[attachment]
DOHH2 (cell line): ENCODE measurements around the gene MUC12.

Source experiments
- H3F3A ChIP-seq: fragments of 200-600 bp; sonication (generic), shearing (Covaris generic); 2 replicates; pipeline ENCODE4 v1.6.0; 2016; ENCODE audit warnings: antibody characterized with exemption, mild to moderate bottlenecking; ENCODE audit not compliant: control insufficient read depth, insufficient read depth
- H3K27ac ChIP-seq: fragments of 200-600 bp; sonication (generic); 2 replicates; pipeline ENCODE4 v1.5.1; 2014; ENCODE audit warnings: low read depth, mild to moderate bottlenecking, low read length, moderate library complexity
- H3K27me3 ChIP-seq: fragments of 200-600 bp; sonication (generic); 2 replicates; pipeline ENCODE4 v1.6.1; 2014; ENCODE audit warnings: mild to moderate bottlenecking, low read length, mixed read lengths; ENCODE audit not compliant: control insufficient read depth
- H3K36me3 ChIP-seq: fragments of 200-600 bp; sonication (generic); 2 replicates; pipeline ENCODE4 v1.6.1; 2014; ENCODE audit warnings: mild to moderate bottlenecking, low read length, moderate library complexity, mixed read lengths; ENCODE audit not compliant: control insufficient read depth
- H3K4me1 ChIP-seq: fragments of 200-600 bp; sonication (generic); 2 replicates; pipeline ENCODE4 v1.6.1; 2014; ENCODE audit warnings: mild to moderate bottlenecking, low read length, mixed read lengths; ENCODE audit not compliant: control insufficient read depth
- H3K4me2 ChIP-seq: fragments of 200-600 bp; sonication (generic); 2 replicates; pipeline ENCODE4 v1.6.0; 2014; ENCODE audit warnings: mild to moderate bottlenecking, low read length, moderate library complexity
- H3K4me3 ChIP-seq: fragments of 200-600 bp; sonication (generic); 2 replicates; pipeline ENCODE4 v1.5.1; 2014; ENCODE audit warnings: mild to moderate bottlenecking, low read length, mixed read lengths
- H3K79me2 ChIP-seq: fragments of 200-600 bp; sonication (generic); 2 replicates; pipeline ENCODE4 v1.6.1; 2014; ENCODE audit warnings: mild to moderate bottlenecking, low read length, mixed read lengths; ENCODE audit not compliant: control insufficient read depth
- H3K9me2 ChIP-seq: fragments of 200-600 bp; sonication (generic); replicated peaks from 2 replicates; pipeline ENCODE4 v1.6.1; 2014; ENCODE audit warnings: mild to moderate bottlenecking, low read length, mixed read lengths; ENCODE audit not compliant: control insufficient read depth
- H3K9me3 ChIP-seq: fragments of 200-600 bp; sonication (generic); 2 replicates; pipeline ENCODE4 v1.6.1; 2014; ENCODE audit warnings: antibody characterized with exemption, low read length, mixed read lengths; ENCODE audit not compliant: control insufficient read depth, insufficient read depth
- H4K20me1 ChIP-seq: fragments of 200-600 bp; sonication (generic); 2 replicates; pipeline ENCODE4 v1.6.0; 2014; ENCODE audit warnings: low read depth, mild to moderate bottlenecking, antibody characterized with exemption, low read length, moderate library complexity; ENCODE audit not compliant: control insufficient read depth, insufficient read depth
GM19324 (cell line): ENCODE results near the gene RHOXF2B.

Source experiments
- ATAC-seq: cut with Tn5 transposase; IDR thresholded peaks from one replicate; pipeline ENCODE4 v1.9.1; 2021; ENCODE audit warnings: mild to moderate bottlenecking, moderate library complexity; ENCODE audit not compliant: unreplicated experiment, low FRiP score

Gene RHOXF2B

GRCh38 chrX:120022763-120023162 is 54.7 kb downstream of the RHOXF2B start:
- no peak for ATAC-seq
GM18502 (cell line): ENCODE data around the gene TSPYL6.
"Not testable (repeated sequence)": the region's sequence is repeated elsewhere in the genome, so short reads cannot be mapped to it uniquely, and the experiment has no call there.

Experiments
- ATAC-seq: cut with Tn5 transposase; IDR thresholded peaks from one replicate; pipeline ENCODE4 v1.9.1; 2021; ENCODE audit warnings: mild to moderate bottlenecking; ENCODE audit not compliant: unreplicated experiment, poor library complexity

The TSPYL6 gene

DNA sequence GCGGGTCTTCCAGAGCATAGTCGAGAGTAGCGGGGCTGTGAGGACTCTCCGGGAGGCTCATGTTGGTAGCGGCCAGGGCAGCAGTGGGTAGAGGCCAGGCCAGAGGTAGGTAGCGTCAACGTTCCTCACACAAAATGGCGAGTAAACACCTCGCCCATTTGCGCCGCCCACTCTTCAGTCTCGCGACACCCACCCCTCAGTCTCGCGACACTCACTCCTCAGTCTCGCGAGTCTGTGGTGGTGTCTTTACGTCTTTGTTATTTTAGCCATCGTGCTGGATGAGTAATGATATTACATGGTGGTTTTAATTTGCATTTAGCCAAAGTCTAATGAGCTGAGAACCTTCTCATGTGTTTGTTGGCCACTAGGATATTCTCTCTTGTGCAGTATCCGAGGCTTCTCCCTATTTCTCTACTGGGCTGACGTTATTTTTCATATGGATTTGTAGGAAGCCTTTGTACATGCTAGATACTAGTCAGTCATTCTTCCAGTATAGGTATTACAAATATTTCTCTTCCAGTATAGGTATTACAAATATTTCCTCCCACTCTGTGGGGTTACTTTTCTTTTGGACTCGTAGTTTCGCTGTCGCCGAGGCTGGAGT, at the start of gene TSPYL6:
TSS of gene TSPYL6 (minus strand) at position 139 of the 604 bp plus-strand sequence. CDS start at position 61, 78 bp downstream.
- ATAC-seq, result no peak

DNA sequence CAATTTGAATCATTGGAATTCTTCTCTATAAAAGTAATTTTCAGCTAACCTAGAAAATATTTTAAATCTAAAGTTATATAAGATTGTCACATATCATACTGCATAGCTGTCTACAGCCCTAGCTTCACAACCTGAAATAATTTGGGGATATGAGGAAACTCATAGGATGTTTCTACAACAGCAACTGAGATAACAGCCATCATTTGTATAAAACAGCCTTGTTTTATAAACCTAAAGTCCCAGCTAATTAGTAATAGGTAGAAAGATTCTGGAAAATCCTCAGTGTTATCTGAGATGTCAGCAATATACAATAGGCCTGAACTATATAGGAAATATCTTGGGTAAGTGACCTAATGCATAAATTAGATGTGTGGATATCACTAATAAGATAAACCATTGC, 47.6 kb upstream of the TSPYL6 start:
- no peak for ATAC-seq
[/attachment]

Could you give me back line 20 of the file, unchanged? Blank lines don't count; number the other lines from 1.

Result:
GM18502 (cell line): ENCODE data around the gene TSPYL6.